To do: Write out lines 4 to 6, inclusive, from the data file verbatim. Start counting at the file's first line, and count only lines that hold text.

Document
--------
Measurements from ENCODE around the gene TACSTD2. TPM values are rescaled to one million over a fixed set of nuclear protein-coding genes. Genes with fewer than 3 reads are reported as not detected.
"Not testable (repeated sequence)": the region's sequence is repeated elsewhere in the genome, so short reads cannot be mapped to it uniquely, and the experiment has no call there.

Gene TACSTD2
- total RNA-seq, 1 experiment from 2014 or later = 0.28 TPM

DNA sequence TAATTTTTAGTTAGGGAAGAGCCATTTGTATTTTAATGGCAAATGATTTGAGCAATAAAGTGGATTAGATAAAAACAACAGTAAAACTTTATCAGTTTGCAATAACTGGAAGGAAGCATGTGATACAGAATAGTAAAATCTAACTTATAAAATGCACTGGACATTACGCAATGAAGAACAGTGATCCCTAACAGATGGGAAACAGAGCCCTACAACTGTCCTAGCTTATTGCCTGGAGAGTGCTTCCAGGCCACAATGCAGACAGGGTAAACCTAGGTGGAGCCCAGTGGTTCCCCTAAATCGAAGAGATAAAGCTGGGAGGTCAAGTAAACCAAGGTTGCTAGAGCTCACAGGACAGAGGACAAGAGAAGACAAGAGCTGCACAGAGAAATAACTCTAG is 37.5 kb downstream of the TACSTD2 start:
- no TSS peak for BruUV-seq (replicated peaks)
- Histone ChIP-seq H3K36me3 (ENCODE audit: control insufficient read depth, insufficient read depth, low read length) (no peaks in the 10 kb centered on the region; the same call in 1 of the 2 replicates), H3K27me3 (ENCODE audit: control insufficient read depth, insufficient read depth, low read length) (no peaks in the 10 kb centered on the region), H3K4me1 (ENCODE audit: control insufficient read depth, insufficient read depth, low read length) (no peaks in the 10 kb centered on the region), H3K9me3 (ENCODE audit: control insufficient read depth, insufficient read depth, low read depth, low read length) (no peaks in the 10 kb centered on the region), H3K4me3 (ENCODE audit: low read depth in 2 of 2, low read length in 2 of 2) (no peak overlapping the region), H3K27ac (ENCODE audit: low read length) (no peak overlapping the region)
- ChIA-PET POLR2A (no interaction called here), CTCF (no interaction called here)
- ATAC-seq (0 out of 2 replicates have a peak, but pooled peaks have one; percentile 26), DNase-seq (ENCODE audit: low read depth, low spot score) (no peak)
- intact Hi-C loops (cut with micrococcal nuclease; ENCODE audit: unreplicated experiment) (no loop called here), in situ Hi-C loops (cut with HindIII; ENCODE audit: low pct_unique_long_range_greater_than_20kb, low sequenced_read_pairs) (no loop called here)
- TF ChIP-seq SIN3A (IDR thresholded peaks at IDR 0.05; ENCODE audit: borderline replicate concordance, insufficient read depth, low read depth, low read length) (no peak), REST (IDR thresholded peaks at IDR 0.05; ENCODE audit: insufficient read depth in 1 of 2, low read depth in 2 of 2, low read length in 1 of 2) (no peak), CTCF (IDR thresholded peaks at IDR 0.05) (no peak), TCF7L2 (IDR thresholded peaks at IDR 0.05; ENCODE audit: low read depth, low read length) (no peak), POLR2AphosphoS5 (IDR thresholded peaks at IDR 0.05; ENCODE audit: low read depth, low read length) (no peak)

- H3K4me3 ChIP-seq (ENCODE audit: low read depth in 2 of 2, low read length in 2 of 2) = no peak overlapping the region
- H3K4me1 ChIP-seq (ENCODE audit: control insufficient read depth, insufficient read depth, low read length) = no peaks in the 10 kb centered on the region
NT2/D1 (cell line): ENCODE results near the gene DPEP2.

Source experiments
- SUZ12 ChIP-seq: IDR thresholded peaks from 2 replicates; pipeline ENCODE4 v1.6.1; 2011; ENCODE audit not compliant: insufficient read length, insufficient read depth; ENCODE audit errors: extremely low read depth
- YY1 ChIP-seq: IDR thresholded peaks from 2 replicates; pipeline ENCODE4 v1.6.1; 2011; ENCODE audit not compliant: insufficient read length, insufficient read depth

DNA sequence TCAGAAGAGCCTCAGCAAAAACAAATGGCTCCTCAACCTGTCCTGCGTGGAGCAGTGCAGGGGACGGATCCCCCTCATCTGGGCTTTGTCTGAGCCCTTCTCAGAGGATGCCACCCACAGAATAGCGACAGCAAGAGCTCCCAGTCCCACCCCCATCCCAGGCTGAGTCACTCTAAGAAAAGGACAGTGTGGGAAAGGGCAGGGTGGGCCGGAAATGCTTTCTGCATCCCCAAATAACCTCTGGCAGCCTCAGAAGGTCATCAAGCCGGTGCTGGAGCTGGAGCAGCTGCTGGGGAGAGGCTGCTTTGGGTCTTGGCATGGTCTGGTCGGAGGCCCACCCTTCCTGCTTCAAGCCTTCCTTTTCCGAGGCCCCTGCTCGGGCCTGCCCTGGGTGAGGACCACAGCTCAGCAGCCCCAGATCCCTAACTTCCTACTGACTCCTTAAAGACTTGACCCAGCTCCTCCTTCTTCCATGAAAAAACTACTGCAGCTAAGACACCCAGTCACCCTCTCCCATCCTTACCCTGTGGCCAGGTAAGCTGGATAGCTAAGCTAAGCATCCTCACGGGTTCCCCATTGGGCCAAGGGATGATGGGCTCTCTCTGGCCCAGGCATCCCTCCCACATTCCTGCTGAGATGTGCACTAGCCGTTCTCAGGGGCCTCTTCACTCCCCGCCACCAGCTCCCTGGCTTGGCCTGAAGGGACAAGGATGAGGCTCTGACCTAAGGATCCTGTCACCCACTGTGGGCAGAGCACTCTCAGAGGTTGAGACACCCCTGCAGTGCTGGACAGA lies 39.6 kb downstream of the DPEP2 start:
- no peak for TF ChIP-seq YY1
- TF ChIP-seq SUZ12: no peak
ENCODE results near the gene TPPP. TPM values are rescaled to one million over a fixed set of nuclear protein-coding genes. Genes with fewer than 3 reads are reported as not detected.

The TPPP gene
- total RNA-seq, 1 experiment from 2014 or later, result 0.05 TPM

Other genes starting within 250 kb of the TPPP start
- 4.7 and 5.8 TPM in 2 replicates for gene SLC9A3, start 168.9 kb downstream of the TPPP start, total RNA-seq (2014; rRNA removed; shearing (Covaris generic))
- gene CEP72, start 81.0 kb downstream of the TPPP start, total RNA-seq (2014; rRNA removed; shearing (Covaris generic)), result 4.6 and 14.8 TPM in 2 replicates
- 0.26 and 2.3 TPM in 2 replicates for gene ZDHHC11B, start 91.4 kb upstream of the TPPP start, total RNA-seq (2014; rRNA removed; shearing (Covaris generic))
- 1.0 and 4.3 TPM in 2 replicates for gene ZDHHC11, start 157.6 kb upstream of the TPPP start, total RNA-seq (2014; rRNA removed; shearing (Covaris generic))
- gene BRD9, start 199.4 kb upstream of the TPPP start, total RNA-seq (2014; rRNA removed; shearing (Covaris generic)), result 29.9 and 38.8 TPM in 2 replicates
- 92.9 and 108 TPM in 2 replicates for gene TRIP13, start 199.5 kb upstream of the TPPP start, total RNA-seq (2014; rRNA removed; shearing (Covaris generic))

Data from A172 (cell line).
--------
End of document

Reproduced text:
- total RNA-seq, 1 experiment from 2014 or later = 0.28 TPM

DNA sequence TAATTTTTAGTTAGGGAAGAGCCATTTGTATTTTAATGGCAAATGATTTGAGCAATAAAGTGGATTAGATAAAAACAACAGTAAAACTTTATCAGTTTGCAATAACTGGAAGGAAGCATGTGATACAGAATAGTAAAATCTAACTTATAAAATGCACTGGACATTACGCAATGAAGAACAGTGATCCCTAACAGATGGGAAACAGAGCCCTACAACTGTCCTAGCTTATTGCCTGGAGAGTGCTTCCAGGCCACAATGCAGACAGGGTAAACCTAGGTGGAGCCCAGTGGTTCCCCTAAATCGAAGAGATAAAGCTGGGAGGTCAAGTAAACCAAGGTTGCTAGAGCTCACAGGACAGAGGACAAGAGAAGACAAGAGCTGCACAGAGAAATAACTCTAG is 37.5 kb downstream of the TACSTD2 start:
- no TSS peak for BruUV-seq (replicated peaks)